Health issues specific to living abroad
I know that this is an ongoing thing with most people, but I want to address things that are uncommon. I don’t want to talk about basic hygiene or eating right or brushing your teeth. I want to address health issues that are specific to living in a foreign country. These are the things that you will battle; things which you never thought of before because you live in a great country, where most of these things are taken for granted. There is a reason why most foreign people want to come to the USA to get health services.
There are three main areas where missionaries forget to be vigilant regarding their health:
- What goes in their mouth,
- What goes in their lungs, and
- What goes on/through their skin.
Missionaries should be ever mindful of these things because any time they let down their guard, they could contract a chronic illness that they may never recover from.
Not many countries have the air emissions standards that we enjoy here in the USA. If you go to one of these countries, you will notice it immediately because your lungs will revolt. When I first went to Asia, I laid over in Hong Kong. It was one of the busiest, most beautiful, modern city I had even been in. Walking along the street was wonderful. We were looking for a 7/11 store and low and behold there was one at the end of a side street. The side street was lined on both sides with street vendors selling different foods. I cannot say that it looked good because the smell was atrocious. It smelt like the most terrible landfill I had even experienced. My entire family was holding their noses, hurrying as fast as they could and breathing shallow to get to that store. It almost made us feel like we needed to vomit. The Chinese people didn’t seem to mind, but we couldn’t fathom how any human being could endure such smells. It must be because they grew up knowing it.
Villages in foreign countries don’t mind burning tires or any kind of garbage. In fact, it seems like they don’t mind burning it up wind of your house, engulfing it in smoke for the day. It is not uncommon to see people in foreign countries walking around in public donned with hospital masks covering their faces. The good thing about this is that our lungs are pretty good at warning us when something unwanted is invading their presence.
The most common thing that can affect your health is water. Everyone needs water to live, but all water is not equal, not even bottled water. Perhaps you’ve heard of the term: Montezuma’s revenge? If you have, then you know that it is associated with drinking the water in Mexico, (one of our neighbors). Now if you can imagine multiplying that by the water which will be available several thousand miles away, then you will get a better picture of what drinking the water there can do to you. Missionaries forget to take proper steps to purify their water because it looks so innocent, everybody around them drinks it and “just a little bit won’t hurt.” Yes it will! Your immune system is not prepared to fight such bacteria; it has never faced foes like the ones found in far off foreign lands, so it loses the battle.
Every time I traveled from the USA to Asia, I knew that I would get sick for at least two weeks. Even though my wife boiled, treated and filtered the water, I would get sick. I would suffer with a fever for days before my immune system could marshal enough forces to win the fight. Likewise, when returning to the USA, I would go through the same process again because my immune system would have an old foe to take on; one that it was not prepared for.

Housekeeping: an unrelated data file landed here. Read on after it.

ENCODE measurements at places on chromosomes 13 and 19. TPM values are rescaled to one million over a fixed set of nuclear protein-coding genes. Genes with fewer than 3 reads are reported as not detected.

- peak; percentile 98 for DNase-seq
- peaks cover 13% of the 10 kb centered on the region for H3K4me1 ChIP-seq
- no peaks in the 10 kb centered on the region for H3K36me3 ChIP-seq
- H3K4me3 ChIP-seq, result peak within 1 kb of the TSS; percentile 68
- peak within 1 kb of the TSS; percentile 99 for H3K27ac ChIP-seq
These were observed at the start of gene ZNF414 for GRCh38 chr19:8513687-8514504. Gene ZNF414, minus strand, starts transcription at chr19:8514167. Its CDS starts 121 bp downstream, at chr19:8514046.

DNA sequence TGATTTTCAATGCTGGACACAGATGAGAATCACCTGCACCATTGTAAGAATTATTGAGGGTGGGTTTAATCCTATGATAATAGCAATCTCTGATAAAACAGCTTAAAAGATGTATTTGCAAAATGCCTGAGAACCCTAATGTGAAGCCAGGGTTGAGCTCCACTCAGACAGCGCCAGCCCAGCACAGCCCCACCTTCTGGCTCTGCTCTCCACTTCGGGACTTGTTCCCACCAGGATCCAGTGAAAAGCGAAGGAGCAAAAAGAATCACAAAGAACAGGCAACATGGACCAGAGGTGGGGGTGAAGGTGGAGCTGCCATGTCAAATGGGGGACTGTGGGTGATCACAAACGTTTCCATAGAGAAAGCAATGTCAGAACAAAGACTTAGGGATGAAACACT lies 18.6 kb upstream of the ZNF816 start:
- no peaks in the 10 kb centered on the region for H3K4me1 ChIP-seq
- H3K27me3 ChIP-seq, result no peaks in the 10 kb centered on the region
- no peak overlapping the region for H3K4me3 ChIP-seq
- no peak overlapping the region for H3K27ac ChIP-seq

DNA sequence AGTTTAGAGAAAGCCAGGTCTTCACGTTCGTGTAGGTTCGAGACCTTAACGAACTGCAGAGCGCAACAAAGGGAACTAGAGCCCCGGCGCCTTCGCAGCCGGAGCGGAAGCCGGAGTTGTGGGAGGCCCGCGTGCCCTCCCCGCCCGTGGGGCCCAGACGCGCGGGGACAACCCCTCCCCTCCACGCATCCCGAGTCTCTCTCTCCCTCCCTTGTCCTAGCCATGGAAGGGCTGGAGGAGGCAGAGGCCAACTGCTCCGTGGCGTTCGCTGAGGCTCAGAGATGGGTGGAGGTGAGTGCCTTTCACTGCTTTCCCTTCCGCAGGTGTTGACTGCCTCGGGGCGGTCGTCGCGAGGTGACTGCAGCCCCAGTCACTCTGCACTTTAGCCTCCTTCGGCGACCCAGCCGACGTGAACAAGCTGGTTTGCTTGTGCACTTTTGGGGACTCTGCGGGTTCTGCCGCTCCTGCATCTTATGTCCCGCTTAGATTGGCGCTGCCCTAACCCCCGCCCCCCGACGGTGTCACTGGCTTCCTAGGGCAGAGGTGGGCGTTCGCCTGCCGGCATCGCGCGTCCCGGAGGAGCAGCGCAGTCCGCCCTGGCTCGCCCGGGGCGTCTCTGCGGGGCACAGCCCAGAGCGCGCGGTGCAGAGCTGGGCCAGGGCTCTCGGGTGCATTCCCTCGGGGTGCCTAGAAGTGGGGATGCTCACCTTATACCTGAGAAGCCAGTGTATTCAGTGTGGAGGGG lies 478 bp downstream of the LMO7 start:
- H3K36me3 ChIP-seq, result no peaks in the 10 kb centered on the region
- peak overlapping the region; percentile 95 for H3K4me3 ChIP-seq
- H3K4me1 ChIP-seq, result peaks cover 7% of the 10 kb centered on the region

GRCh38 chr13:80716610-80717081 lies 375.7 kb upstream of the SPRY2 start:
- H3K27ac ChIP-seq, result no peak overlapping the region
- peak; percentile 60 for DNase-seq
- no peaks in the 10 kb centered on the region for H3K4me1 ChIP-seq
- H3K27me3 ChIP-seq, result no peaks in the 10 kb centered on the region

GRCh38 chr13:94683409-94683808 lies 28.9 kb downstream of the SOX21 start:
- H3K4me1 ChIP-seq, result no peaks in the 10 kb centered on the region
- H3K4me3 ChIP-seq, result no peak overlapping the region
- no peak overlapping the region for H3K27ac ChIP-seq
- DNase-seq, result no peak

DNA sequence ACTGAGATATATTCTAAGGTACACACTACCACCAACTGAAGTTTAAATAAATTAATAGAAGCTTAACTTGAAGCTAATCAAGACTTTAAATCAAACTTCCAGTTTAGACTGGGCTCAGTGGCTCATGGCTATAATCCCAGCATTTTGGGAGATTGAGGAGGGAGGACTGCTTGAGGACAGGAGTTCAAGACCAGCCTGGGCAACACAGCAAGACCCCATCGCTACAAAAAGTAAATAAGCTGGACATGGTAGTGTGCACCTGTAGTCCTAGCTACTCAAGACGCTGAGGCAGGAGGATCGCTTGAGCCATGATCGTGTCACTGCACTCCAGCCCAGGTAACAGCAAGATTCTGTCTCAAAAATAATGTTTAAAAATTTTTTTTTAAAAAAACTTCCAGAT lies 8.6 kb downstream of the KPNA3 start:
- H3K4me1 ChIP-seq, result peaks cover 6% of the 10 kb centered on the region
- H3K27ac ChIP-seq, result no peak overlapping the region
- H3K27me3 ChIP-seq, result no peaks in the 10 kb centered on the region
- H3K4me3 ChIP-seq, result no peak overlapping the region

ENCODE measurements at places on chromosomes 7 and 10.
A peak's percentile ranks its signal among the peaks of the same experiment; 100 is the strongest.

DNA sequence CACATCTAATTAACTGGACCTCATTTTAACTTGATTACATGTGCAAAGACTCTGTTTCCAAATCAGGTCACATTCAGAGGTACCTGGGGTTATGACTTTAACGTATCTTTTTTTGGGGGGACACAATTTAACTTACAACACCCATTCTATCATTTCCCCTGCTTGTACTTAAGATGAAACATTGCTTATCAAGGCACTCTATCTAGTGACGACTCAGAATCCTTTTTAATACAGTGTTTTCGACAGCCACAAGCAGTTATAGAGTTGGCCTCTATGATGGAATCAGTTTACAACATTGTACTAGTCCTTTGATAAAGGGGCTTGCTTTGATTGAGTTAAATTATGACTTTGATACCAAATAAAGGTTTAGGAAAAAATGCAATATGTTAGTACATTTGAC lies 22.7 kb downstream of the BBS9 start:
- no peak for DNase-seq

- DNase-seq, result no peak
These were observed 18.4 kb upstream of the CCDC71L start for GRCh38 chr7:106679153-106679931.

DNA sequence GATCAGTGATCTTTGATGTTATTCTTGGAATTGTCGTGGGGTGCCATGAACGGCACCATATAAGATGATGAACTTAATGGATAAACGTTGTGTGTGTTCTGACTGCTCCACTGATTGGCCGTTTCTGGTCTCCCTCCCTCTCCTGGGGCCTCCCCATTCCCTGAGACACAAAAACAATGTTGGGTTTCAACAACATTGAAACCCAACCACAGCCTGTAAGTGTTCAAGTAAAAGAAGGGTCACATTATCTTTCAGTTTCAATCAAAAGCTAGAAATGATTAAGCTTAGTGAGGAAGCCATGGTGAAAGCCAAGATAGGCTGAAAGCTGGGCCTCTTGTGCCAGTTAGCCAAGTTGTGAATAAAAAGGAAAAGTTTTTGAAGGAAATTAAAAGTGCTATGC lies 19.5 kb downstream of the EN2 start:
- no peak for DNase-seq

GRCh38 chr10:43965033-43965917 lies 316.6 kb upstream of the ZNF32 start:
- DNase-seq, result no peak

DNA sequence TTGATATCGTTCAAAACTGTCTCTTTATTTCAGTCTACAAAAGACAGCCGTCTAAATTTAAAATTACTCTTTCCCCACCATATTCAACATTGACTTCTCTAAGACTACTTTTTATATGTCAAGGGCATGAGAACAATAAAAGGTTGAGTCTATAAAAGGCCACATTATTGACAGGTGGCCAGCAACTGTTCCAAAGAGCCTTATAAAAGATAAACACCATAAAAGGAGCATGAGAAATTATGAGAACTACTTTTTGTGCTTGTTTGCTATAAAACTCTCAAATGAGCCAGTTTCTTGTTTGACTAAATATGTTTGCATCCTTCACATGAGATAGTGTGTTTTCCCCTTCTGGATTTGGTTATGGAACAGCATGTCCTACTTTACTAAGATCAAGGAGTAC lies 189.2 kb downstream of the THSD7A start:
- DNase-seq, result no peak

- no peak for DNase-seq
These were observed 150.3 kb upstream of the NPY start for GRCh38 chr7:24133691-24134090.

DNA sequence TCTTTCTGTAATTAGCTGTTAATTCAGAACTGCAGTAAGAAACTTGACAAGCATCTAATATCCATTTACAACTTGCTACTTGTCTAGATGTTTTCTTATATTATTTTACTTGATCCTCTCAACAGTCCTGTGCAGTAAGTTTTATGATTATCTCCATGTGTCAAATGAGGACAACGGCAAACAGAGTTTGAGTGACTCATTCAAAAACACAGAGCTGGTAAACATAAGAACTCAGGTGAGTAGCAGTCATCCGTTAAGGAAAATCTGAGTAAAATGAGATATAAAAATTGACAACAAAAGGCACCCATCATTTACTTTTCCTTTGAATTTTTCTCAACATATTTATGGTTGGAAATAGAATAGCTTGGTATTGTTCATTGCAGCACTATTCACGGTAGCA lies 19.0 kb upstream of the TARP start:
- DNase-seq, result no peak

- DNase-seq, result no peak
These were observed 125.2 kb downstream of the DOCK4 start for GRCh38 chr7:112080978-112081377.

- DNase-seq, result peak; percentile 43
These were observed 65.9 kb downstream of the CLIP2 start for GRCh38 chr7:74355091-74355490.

Before you leave for any foreign land, you should make plans for how you will get drinking water. My wife would treat it with bleach and iodine, boil it for twenty minutes and filter it through a Big Berkey water filter system. I am sure that most missionaries have been warned about drinking water on their field, but the admonition here is to keep up your resolve. Don’t let down your guard. Watch out for what kind of water goes in your mouth.
Foods can also be a problem. Whether they are cooked in water or fried in grease, they can still hurt you if you are not ready for them. When walking down the street, you might be drawn to the smell of barbecue from a street vendor. It may even look succulent and tasty, but don’t forget your health. No matter how much it seems that it has been “purified by fire,” it truly has not. People can get hepatitis from the mishandling of food. Most countries don’t have any “food handlers” requirements. It might smell good and look good, but has it been handled properly. Don’t let down your guard.
Finally, when you do get sick (and you will), you have to be very careful about what kind of things are being stuck into your body. It is not uncommon for health workers in foreign lands to re-use needles, swabs and depressors. They may do this to save a little money, but you have to be careful that they don’t save money on you. It is especially hard to be vigilant when you are at the doctor trying to get some help because you don’t normally feel good. Your guard is down and you just want to feel better.
If you are careful to be vigilant in these areas of your health, you will be better off. Your health won’t be an obstacle that can take away from your ministry. Even worse, you won’t run into any situation where you must retire from the mission field because you can no longer perform your job there.